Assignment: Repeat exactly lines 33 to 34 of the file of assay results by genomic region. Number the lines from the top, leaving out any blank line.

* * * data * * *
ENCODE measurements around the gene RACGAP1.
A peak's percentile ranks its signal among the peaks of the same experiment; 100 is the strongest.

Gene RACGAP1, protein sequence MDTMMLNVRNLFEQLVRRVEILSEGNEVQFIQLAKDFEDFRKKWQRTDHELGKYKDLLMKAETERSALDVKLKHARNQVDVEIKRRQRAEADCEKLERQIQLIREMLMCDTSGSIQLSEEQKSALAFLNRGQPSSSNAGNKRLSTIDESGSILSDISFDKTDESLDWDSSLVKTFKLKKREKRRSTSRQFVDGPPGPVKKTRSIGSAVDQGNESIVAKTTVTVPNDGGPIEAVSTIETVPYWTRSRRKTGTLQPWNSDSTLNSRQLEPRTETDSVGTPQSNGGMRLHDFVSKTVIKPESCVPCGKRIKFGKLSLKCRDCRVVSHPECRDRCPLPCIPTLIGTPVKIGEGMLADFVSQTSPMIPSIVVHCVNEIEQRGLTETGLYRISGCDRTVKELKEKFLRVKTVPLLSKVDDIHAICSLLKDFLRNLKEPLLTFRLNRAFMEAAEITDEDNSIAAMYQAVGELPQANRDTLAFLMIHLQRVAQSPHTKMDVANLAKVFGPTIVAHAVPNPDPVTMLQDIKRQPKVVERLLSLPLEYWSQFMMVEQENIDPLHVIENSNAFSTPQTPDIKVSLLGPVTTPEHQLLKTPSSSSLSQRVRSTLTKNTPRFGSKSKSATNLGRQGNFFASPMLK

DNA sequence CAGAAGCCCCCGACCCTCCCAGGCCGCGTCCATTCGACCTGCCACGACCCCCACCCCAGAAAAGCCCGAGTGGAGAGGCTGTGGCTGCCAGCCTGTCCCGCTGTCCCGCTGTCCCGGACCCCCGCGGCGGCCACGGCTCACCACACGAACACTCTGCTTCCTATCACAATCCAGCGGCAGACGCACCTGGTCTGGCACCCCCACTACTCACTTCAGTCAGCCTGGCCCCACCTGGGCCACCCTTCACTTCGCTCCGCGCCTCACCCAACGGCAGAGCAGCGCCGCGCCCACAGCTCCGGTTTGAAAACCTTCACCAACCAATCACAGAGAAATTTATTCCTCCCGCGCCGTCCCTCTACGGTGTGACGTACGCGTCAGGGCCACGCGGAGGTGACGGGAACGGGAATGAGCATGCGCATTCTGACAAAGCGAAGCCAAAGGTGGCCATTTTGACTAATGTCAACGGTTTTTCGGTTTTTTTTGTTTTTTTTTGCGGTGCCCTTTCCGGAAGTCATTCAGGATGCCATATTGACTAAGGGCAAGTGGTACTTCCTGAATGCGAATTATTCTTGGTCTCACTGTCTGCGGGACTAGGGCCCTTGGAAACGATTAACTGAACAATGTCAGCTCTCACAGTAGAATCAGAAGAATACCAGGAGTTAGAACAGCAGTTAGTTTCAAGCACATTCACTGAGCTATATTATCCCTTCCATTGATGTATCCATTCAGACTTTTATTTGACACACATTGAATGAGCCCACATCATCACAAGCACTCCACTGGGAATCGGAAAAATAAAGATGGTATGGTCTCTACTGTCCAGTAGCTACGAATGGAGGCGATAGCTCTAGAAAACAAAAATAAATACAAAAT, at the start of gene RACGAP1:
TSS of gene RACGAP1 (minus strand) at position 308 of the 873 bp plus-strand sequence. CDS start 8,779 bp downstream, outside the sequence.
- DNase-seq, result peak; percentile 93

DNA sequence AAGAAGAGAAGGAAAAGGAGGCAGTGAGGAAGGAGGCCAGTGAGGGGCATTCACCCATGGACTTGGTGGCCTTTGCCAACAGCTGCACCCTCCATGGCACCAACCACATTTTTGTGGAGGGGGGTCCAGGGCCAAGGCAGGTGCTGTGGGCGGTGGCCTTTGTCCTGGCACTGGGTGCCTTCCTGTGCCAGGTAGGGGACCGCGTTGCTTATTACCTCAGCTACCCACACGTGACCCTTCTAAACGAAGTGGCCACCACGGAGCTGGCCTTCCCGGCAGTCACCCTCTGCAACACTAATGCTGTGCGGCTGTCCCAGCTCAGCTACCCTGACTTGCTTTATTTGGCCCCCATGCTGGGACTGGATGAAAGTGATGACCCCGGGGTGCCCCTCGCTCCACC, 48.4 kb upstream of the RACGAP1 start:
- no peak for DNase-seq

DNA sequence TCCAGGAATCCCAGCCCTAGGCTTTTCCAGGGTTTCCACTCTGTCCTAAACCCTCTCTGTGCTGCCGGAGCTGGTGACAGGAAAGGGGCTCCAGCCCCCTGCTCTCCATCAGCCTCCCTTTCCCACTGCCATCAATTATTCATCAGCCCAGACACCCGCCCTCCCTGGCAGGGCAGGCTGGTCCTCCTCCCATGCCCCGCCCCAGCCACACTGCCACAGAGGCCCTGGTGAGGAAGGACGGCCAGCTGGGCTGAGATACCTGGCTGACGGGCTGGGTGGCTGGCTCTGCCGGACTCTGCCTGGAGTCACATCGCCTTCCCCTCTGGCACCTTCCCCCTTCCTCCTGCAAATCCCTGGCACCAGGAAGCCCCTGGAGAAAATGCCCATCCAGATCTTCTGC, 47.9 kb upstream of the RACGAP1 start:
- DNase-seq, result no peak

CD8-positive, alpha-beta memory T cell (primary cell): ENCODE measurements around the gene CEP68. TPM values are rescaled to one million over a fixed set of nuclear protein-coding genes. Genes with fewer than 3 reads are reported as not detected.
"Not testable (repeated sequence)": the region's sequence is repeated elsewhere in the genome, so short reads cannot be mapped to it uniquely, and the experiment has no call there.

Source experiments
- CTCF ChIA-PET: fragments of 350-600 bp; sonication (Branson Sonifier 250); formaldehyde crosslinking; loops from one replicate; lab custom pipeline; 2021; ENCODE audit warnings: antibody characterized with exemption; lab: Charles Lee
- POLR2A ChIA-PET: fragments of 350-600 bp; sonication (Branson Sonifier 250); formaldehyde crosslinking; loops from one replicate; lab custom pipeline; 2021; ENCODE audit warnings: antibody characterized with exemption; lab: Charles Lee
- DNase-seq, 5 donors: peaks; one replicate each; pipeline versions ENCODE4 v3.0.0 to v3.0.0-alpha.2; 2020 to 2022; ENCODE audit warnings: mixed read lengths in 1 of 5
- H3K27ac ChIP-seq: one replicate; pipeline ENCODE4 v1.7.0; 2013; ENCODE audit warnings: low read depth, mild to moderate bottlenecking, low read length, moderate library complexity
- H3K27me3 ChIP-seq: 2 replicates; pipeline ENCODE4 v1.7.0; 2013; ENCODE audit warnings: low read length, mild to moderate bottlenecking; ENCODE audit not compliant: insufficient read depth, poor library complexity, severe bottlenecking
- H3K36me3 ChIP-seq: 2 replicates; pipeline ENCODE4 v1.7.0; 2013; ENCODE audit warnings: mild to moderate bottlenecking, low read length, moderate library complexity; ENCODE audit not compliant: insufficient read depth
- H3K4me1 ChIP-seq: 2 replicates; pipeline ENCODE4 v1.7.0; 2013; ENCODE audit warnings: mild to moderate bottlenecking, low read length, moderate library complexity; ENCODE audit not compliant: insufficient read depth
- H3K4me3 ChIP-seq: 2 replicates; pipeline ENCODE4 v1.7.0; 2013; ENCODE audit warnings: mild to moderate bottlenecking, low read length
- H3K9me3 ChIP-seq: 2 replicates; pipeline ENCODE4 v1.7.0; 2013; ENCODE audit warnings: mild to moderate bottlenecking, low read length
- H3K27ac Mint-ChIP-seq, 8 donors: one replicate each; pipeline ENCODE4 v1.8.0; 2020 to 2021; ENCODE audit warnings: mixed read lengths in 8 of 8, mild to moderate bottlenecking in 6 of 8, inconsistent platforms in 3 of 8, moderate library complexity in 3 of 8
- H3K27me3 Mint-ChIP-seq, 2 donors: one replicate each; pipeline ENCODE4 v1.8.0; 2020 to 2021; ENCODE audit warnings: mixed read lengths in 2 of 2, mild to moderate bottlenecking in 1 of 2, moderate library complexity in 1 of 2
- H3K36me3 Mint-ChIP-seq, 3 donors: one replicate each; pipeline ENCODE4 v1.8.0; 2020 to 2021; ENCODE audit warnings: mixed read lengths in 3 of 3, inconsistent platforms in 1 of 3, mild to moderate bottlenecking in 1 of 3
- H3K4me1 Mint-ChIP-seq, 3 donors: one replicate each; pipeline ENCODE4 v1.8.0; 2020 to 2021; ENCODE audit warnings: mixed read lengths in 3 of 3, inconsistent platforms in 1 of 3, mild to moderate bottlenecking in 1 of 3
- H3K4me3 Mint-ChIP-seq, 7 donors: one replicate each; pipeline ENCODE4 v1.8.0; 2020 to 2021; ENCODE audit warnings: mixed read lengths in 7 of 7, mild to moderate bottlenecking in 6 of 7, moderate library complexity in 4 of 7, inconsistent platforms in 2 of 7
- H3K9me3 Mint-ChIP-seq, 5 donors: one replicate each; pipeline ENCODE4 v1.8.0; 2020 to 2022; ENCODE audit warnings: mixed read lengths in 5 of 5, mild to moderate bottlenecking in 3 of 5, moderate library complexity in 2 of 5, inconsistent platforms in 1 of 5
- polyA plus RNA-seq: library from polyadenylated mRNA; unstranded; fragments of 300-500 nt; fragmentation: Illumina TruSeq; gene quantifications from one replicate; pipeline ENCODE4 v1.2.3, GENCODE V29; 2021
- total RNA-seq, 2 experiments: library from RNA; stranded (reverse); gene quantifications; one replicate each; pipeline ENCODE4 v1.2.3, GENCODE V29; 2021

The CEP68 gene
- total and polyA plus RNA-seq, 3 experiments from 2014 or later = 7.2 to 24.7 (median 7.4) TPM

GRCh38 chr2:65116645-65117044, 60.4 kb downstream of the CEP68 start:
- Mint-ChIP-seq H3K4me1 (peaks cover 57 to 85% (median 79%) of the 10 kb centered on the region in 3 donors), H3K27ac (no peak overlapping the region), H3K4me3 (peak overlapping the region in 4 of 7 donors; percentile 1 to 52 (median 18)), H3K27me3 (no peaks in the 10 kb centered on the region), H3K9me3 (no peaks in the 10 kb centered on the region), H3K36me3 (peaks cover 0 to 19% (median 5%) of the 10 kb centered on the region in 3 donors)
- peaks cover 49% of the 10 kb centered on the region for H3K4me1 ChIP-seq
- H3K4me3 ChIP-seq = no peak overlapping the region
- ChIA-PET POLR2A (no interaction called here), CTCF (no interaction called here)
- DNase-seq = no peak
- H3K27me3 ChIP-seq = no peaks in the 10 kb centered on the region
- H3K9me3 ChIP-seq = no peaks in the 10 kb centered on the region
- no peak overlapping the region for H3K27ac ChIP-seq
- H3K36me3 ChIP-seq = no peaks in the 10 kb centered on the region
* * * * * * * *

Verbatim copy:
GRCh38 chr2:65116645-65117044, 60.4 kb downstream of the CEP68 start:
- Mint-ChIP-seq H3K4me1 (peaks cover 57 to 85% (median 79%) of the 10 kb centered on the region in 3 donors), H3K27ac (no peak overlapping the region), H3K4me3 (peak overlapping the region in 4 of 7 donors; percentile 1 to 52 (median 18)), H3K27me3 (no peaks in the 10 kb centered on the region), H3K9me3 (no peaks in the 10 kb centered on the region), H3K36me3 (peaks cover 0 to 19% (median 5%) of the 10 kb centered on the region in 3 donors)